March 18, 2019

One at the political level: On 17 March it was reported that a Sri Lankan parliamentarian – who will be a member of a delegation to be sent to the UN Human Rights Council next week – has slammed the UN High Commissioner for Human Rights report on his island, calling it “an atrocious piece of writing containing lies, half lies and highly contestable statements”. Sarath Amunugama, a senior former minister said the Sri Lankan delegation would be meeting with the UN High Commissioner for Human Rights to take up their complaints in person.

The report, released last week, said Sri Lanka had made “virtually no progress” on the investigation of war crimes, and also raised several other issues, including concerns over on-going reports of abduction, torture and sexual violence, institutional failures within the criminal justice system, ongoing harassment of human rights defenders since 2015 and the military’s continued occupation of civilian land. Amunugama though claimed the report was “methodologically incorrect” and contained “totally unwarranted statements”.

His comments come after less than a day after Sri Lanka’s ministry of foreign affairs agreed to the co-sponsoring of a roll-over UN resolution, the president Maithripala Sirisena said he wanted it stopped.  Sirisena also said that the delegation he would be sending to Geneva would argue that Sri Lanka should be allowed to ‘solve its own problems’.

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And the other more ‘scientific’, fact-based approach of Verité Research which is engaged in a four-part series on government progress in fulfilling commitments in Resolution 30/1.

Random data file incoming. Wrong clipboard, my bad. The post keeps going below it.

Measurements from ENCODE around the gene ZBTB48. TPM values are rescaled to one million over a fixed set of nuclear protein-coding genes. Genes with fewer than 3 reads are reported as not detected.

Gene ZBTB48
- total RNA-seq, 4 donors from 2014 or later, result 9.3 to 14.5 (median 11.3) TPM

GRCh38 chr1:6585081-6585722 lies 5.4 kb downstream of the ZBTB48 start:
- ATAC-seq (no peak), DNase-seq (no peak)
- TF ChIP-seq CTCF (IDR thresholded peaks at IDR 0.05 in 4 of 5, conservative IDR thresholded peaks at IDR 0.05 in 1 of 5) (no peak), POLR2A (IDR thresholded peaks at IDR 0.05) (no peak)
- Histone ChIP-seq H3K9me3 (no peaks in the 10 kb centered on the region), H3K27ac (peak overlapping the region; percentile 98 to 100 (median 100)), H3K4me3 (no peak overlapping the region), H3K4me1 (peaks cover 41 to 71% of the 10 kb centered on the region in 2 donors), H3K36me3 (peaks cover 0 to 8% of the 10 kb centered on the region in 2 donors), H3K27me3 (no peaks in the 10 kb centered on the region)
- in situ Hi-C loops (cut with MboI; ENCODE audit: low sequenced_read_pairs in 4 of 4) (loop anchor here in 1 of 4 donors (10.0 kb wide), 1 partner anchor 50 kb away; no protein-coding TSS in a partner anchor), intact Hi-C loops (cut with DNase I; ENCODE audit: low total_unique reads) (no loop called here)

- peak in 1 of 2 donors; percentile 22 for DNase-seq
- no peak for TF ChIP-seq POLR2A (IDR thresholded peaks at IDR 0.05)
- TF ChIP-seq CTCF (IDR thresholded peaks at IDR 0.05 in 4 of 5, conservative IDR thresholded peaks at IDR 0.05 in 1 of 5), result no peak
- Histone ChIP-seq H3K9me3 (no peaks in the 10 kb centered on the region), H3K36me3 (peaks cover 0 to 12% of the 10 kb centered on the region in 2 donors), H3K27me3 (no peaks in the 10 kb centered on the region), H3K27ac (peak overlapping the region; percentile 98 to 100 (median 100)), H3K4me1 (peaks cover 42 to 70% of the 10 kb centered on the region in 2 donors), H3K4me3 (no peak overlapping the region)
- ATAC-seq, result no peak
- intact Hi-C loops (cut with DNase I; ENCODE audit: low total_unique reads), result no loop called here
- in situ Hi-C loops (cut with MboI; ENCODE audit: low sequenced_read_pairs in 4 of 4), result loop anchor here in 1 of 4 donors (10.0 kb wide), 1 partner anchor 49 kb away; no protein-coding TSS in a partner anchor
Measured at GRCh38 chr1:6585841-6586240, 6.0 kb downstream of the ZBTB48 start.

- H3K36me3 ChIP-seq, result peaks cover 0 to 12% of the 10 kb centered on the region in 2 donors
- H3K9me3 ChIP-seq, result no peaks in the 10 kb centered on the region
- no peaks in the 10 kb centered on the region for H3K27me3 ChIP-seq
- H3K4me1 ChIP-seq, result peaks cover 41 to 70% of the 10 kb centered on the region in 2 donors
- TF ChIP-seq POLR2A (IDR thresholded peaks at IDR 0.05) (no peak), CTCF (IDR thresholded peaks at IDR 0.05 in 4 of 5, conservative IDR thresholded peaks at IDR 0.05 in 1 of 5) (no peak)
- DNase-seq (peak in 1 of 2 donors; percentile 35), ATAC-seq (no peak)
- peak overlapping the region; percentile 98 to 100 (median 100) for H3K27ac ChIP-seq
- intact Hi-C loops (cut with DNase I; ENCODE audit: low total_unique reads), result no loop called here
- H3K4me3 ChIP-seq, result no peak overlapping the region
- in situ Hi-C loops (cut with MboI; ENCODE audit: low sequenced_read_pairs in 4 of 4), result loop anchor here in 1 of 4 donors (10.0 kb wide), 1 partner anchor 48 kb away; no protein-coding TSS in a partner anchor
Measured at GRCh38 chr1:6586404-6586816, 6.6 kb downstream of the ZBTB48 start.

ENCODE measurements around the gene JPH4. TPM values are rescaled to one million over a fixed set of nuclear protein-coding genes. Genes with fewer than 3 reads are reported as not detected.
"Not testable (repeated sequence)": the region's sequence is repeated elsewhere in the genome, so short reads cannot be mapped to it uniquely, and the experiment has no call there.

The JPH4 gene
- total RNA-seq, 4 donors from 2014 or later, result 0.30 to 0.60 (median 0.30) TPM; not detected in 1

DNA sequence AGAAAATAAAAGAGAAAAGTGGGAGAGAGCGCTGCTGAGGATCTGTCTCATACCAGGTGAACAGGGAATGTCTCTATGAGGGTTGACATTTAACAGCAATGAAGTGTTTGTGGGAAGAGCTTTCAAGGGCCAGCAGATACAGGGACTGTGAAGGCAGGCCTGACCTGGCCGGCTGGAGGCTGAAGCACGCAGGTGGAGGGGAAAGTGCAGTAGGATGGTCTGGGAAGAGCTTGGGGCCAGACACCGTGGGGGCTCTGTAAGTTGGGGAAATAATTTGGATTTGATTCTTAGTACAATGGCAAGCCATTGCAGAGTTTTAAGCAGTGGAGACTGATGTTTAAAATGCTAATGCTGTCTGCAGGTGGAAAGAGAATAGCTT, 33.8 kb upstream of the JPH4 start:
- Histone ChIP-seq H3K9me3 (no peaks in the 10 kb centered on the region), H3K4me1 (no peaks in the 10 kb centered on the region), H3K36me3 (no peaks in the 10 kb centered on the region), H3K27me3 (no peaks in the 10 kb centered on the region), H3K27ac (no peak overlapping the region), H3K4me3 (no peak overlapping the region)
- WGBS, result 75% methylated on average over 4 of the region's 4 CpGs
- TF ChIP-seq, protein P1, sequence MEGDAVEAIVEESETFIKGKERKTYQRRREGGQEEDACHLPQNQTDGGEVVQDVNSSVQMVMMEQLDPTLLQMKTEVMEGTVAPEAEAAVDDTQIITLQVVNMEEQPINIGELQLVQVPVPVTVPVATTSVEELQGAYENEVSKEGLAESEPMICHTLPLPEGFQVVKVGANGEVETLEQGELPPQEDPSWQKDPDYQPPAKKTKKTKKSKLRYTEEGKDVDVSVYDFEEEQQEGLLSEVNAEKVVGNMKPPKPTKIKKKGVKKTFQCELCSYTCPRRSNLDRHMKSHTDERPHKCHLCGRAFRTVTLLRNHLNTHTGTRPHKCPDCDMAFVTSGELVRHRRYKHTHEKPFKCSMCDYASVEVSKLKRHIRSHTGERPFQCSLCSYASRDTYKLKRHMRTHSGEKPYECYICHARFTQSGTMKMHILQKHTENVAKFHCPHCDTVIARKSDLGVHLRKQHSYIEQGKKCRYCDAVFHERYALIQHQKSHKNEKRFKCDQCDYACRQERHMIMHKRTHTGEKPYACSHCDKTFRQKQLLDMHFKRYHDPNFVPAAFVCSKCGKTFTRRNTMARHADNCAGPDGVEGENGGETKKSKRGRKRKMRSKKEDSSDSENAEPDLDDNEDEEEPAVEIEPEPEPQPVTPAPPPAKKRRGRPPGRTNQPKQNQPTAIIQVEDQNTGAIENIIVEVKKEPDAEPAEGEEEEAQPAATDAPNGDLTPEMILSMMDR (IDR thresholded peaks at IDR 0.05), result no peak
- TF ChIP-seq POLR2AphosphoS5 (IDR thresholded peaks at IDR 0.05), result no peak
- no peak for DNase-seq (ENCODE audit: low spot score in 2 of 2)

Iran’s election to a UN ‘Gender Equality’ body should not obscure the real work

March 18, 2019

UN Commission on the Status of Women opening session, March 2019. Photo: Li Muzi/Xinhua News Agency/PA Images. All rights reserved.

Anne Marie Goetz in Open Democracy of 13 March 2019 goes in more depth on what the UN’s Commission on the Status of Women (CSW) in New York can do and points our that  “Never before has social protection – pensions, health insurance, social security, child benefit, parental leave – been addressed by the CSW. Achieving progress on these issues is threatened by both religious and market fundamentalisms – though a number of states including Lebanon, Namibia, and Uruguay are resisting this backlash.“…

The US, Bahrain and Malaysia have reiterated during this week’s CSW discussions that the family – not the state – is the main source of social protection for many women. This is what I’d call a ‘family fallback’ approach which, combined with cuts to public services, requires women to expand their mothering roles to pick up the slack. Some countries, including Russia and Saudi Arabia, defend this maternal focus as a national cultural preference. The US is now among those supporting this view, arguing that any proposals on women’s rights should only be applied ‘as nationally appropriate’. This allows the notion of ‘national sovereignty’ to trump global standards on gender equality.

But the US position is so extreme that Shannon Kowalski, advocacy and policy director at the International Women’s Health Coalition, told me it’s expected that “major fractures will emerge” even with its conservative friends. Few developing countries can stomach the Trump government’s drift towards abstinence as the foundation of family planning.

Moreover, the US’s refusal to participate in the 2018 Global Compact for Immigration discussions has alienated countries such as the Philippines, Mexico and Indonesia, which have proposed, for instance, that social security benefits earned by immigrant women should be portable and redeemable when they return home.